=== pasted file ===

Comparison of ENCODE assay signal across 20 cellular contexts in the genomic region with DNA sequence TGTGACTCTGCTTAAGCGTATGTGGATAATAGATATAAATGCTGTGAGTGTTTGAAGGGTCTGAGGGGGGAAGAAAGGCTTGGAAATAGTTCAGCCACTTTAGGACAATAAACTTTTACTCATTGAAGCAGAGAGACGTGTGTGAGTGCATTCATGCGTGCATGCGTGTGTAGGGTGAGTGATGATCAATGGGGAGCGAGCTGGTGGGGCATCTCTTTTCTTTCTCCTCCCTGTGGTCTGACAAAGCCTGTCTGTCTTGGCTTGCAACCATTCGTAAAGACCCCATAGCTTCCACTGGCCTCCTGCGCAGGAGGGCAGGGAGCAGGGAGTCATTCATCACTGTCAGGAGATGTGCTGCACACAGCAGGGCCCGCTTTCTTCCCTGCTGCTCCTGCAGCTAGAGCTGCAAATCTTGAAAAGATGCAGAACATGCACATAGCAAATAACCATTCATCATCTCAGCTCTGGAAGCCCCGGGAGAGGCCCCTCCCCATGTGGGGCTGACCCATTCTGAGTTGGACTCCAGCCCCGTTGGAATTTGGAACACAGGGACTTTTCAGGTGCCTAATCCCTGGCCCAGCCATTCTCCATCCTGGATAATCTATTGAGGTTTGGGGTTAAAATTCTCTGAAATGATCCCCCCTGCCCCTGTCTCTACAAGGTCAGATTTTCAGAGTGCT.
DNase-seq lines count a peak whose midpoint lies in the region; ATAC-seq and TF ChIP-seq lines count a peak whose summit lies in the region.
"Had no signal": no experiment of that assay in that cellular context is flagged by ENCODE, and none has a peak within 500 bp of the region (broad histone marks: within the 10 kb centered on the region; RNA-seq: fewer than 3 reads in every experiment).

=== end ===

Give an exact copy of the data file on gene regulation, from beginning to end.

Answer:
Comparison of ENCODE assay signal across 20 cellular contexts in the genomic region with DNA sequence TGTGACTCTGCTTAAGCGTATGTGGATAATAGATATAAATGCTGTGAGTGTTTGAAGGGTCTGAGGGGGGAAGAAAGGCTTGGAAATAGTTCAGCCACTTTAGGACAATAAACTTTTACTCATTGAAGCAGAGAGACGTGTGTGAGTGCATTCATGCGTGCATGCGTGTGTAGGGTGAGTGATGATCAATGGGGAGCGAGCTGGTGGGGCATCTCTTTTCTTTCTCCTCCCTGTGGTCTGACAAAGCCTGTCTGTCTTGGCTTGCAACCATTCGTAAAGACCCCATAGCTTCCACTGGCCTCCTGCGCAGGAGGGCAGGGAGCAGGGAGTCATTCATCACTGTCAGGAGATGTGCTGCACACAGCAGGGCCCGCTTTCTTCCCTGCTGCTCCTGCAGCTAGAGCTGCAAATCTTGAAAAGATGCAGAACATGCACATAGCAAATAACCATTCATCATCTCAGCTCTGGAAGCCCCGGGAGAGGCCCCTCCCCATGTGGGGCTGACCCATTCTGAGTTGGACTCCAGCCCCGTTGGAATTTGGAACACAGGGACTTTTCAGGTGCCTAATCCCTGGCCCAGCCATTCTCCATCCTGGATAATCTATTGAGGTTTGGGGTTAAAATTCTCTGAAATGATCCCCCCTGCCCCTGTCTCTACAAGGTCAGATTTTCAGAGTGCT.
DNase-seq lines count a peak whose midpoint lies in the region; ATAC-seq and TF ChIP-seq lines count a peak whose summit lies in the region.
"Had no signal": no experiment of that assay in that cellular context is flagged by ENCODE, and none has a peak within 500 bp of the region (broad histone marks: within the 10 kb centered on the region; RNA-seq: fewer than 3 reads in every experiment).